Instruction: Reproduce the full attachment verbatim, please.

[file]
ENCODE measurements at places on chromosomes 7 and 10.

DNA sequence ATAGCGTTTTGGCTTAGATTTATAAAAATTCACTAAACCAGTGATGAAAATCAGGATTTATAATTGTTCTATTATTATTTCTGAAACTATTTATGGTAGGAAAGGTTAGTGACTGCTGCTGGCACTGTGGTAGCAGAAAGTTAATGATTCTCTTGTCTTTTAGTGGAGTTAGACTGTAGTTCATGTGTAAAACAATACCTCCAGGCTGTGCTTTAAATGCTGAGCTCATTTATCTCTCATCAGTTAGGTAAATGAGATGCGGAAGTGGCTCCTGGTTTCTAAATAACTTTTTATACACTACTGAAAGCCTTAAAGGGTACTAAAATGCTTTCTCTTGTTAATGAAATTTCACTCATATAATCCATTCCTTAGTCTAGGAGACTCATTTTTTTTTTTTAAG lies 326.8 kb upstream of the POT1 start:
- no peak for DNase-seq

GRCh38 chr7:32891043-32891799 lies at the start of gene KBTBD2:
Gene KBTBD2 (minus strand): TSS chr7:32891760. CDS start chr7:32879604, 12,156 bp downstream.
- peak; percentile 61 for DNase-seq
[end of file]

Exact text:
ENCODE measurements at places on chromosomes 7 and 10.

DNA sequence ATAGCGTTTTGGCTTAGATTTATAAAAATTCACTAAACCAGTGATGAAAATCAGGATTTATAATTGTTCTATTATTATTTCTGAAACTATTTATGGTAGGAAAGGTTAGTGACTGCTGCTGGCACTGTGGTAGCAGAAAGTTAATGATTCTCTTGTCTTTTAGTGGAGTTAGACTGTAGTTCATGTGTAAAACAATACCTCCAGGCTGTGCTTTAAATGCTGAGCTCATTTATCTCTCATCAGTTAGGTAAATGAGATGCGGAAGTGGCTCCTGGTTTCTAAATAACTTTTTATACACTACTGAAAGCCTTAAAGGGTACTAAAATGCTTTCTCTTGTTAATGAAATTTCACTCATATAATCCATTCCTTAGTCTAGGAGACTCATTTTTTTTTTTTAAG lies 326.8 kb upstream of the POT1 start:
- no peak for DNase-seq

GRCh38 chr7:32891043-32891799 lies at the start of gene KBTBD2:
Gene KBTBD2 (minus strand): TSS chr7:32891760. CDS start chr7:32879604, 12,156 bp downstream.
- peak; percentile 61 for DNase-seq